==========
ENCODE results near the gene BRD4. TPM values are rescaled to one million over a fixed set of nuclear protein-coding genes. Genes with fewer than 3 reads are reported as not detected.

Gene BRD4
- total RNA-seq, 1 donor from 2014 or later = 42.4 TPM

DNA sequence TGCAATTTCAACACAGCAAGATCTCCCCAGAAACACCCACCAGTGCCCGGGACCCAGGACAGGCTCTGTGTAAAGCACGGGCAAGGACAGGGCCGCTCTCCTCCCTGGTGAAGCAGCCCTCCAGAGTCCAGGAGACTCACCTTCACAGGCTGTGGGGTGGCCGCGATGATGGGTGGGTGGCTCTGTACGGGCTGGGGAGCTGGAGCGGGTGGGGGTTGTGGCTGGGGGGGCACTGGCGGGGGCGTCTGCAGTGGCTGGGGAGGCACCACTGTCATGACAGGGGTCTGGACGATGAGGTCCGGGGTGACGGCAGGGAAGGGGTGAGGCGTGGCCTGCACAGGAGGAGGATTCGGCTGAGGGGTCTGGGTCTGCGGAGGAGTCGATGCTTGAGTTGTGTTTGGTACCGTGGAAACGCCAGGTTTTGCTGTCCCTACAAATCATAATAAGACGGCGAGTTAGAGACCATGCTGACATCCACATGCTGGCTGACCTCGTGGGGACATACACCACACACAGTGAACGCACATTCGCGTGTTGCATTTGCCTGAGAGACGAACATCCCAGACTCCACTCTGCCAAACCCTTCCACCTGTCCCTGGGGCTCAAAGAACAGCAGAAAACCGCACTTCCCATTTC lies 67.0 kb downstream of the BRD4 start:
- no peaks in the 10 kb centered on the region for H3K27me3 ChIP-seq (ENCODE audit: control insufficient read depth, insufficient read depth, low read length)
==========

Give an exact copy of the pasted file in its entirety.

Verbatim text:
ENCODE results near the gene BRD4. TPM values are rescaled to one million over a fixed set of nuclear protein-coding genes. Genes with fewer than 3 reads are reported as not detected.

Gene BRD4
- total RNA-seq, 1 donor from 2014 or later = 42.4 TPM

DNA sequence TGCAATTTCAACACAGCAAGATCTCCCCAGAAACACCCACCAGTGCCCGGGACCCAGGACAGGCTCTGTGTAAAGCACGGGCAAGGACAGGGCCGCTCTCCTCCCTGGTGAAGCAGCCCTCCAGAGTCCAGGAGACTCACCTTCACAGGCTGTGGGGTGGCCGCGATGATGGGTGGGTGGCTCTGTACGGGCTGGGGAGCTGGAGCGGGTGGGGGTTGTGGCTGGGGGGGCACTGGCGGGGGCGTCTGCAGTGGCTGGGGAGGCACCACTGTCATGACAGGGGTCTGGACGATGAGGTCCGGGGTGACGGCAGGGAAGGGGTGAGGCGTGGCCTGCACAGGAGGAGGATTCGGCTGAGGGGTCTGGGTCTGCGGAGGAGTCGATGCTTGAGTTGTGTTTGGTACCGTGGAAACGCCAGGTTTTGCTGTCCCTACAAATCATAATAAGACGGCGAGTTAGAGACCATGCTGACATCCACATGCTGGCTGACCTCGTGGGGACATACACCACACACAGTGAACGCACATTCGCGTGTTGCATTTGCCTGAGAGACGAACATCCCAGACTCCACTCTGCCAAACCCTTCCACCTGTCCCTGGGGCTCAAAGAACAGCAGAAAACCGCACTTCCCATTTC lies 67.0 kb downstream of the BRD4 start:
- no peaks in the 10 kb centered on the region for H3K27me3 ChIP-seq (ENCODE audit: control insufficient read depth, insufficient read depth, low read length)